Ok, first of all, don’t give up! I had quite the adventure figuring out how to make this recipe work for me. Einkorn is a little different. I get it. It’s SO worth it! There’s a learning curve. Second, time and measurments are more about consistency than exactness. The truth is, I can’t tell you exactly how long this bread takes. It could be six hours; it could be twelve. It depends on a lot of variables.
If you feel like your dough is taking a lifetime to rise, you’re probably not alone. So before you swear off natural leavening forever, please watch
for my follow up post with tips about natural leavening. Although I can’t tell you exactly how to make it turn out perfectly the first time, I can give you some tips that may help minimize failures. So, let me tell you some of the things I learned on my fabulous adventure through the land of naturally leavened einkorn bread.
Be sure to print the full sourdough recipe here.
1. Start – It’s all about that start! If the start isn’t right, you’re going to have trouble with the whole thing. For the perfect einkorn sourdough start, go here. It should look like this:
2. Water – This recipe may call for less water than you would think. Remember that einkorn is a very moist grain. Too much water will ruin it. So resist your instinct to overide the recipe in this one thing. Also, make sure the water is as hot as tap water can get. That way it will melt the coconut oil. Plus, adding all the other things will cool it down, and it still needs to be slightly warm for fermentation purposes.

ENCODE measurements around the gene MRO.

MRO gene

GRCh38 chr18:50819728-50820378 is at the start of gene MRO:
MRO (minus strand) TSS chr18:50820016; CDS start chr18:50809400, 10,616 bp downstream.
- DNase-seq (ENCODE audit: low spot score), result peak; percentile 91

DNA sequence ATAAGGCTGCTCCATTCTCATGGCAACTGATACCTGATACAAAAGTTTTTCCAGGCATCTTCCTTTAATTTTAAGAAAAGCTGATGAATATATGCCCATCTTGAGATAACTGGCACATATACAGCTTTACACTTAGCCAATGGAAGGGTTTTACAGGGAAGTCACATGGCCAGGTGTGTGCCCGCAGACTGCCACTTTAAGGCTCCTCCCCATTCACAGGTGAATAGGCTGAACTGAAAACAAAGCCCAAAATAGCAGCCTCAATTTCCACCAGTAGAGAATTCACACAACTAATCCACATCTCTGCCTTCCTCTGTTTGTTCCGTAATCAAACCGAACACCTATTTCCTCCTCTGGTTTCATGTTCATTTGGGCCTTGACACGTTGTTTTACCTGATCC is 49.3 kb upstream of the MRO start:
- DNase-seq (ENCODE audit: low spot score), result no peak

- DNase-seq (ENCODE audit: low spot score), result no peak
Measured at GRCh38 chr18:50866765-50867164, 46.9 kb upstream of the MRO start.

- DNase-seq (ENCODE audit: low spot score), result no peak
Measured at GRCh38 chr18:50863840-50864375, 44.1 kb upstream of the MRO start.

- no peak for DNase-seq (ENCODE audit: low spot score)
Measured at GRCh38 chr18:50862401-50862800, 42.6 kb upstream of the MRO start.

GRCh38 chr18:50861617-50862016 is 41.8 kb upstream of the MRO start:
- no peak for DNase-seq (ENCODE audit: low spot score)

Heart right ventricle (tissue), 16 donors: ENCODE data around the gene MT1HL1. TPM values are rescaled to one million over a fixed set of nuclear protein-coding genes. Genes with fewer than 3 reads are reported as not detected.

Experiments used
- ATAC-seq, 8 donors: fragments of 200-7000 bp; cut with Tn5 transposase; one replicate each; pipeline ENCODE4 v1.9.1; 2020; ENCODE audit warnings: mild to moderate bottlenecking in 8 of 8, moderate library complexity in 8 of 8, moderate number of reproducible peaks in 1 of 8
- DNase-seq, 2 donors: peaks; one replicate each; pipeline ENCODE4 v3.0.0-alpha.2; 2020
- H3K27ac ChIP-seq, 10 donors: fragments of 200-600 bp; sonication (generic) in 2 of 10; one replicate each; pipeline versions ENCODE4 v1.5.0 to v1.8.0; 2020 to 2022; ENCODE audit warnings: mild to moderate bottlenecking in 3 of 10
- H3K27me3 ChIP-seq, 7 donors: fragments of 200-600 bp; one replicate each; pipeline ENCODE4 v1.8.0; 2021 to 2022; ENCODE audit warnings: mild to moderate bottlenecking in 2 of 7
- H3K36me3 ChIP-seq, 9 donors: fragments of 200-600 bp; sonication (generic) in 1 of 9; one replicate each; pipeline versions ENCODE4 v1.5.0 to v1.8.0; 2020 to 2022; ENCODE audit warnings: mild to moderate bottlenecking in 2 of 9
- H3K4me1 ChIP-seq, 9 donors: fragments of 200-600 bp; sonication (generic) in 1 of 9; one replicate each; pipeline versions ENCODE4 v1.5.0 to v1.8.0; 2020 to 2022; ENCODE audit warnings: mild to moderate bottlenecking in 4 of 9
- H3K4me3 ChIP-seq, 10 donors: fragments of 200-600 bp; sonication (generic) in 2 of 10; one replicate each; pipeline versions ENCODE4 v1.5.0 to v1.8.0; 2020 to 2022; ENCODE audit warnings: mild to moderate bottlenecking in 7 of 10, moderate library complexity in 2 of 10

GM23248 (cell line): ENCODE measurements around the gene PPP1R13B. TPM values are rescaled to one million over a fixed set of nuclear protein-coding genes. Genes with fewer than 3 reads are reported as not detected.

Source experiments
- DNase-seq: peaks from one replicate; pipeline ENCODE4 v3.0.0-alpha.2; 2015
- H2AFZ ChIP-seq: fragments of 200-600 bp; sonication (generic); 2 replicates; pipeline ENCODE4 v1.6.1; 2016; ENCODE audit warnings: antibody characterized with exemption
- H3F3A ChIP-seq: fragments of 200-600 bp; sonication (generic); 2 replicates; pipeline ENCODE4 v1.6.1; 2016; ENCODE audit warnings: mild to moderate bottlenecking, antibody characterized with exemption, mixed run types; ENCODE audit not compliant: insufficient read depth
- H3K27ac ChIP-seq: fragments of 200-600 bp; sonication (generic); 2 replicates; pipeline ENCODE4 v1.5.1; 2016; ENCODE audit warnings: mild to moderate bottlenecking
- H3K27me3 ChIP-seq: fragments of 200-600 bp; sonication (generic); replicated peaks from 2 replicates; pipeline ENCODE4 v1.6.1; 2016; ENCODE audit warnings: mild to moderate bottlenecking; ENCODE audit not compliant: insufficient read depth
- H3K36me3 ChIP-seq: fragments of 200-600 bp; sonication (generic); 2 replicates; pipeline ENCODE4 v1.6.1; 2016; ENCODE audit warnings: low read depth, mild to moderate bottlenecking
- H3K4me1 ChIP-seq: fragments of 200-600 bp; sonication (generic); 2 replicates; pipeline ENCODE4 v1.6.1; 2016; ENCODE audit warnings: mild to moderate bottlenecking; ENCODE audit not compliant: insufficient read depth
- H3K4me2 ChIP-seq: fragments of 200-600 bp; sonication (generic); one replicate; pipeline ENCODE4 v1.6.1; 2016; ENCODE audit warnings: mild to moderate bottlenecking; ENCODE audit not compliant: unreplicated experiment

3. Rising – You might be thinking, “I’m sorry, how many times does one batch of bread need to rise?” I know, I know. But, I found that this is the best way. We noticed that the start alone didn’t quite have the strength to raise the entire batch. So, we add half the flour and let it culture for a while (until it looks like a rootbeer float). Then add the remainder of the flour one cup at a time while mixing and it will have the power to rise like it should (double its size).
4. Dough – The flour measurement is approximate. Add enough flour so that the dough pulls away from the sides and is soft but not sticky. It’s more important than ever to get the consistency right as soon as possible and STOP. Overkneading einkorn dough is bad news. It will be extremely difficult to get out of the mixing bowl. Also, when the dough has been placed in the bowl to rise, don’t forget to punch it down. That’s more important for fluffy bread than you’d think.
5. Salt – It’s better to add the salt with the second half of flour. Salt kills yeast. It’s ok when the dough is stiff, but it could be a slight hindrance in dough with only half the flour.
6. Loaves – This recipe makes about five loaves. You need to shape them, make three slitd in the top of each, and place in greased loaf pans.They look pretty, but the slits aren’t just for aesthetics. If you fail to make the slit, the bread will make its own and the top crust will separate from the bottom – not as pretty.
So, there you are! Experiment, follow these steps, and expect success! It will be so rewarding when you master this. Happy dances are allowed. Deliciousness, digestion-friendly grain and leavening, better nutrient absorption. Is there a downside to this? There isn’t actually.